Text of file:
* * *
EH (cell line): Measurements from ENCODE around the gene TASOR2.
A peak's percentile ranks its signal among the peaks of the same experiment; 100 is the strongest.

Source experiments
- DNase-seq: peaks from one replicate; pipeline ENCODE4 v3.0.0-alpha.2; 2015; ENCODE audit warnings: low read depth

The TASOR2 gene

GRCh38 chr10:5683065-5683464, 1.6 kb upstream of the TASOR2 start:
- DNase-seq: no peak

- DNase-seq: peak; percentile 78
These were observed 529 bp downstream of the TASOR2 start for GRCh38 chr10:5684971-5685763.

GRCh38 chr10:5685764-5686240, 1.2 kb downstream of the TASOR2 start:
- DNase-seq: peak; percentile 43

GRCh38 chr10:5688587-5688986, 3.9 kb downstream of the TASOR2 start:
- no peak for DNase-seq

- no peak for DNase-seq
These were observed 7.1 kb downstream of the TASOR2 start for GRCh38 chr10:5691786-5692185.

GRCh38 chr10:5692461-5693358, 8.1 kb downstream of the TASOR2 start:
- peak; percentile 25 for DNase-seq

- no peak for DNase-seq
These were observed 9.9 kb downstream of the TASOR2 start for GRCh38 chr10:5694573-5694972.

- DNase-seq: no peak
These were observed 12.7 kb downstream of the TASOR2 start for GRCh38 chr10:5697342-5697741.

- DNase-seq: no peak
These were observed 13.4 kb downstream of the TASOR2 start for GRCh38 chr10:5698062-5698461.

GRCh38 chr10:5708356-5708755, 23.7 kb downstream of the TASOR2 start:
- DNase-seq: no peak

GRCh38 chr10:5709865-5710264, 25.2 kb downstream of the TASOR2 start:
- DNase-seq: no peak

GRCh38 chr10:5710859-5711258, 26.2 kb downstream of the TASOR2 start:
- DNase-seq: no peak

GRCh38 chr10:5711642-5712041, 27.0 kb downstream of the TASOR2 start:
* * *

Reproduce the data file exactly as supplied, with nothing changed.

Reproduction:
EH (cell line): Measurements from ENCODE around the gene TASOR2.
A peak's percentile ranks its signal among the peaks of the same experiment; 100 is the strongest.

Source experiments
- DNase-seq: peaks from one replicate; pipeline ENCODE4 v3.0.0-alpha.2; 2015; ENCODE audit warnings: low read depth

The TASOR2 gene

GRCh38 chr10:5683065-5683464, 1.6 kb upstream of the TASOR2 start:
- DNase-seq: no peak

- DNase-seq: peak; percentile 78
These were observed 529 bp downstream of the TASOR2 start for GRCh38 chr10:5684971-5685763.

GRCh38 chr10:5685764-5686240, 1.2 kb downstream of the TASOR2 start:
- DNase-seq: peak; percentile 43

GRCh38 chr10:5688587-5688986, 3.9 kb downstream of the TASOR2 start:
- no peak for DNase-seq

- no peak for DNase-seq
These were observed 7.1 kb downstream of the TASOR2 start for GRCh38 chr10:5691786-5692185.

GRCh38 chr10:5692461-5693358, 8.1 kb downstream of the TASOR2 start:
- peak; percentile 25 for DNase-seq

- no peak for DNase-seq
These were observed 9.9 kb downstream of the TASOR2 start for GRCh38 chr10:5694573-5694972.

- DNase-seq: no peak
These were observed 12.7 kb downstream of the TASOR2 start for GRCh38 chr10:5697342-5697741.

- DNase-seq: no peak
These were observed 13.4 kb downstream of the TASOR2 start for GRCh38 chr10:5698062-5698461.

GRCh38 chr10:5708356-5708755, 23.7 kb downstream of the TASOR2 start:
- DNase-seq: no peak

GRCh38 chr10:5709865-5710264, 25.2 kb downstream of the TASOR2 start:
- DNase-seq: no peak

GRCh38 chr10:5710859-5711258, 26.2 kb downstream of the TASOR2 start:
- DNase-seq: no peak

GRCh38 chr10:5711642-5712041, 27.0 kb downstream of the TASOR2 start: